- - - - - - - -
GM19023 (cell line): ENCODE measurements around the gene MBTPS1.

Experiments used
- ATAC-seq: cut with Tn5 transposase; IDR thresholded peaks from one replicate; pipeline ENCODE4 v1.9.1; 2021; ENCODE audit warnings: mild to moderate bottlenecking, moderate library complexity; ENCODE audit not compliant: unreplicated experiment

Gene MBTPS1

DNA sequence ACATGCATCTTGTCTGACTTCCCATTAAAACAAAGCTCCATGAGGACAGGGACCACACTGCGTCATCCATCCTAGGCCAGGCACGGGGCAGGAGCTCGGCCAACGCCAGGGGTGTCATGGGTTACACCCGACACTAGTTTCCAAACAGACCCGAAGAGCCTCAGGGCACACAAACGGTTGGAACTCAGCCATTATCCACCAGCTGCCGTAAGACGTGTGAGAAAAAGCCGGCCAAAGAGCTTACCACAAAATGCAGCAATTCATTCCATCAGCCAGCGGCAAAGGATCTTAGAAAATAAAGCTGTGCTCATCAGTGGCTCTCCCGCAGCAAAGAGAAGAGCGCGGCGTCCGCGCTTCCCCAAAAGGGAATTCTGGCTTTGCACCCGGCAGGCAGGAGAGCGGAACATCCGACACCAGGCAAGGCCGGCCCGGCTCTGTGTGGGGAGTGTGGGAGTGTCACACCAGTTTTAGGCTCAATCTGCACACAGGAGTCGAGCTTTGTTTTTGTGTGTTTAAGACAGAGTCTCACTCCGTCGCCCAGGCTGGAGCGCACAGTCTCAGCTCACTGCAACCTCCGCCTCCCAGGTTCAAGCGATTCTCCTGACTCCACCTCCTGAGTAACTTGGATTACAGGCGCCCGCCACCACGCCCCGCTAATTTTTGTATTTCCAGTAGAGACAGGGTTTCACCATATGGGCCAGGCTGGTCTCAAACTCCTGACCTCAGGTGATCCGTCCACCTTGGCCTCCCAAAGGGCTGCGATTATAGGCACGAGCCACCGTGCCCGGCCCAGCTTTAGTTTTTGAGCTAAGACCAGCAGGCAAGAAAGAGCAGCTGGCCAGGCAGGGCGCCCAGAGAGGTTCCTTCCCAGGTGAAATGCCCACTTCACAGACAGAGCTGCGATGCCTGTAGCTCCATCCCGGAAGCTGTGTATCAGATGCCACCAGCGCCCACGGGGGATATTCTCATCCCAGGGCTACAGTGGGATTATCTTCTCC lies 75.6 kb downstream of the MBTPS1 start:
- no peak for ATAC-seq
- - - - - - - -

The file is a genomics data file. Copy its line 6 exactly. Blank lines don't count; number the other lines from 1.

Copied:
- no peak for ATAC-seq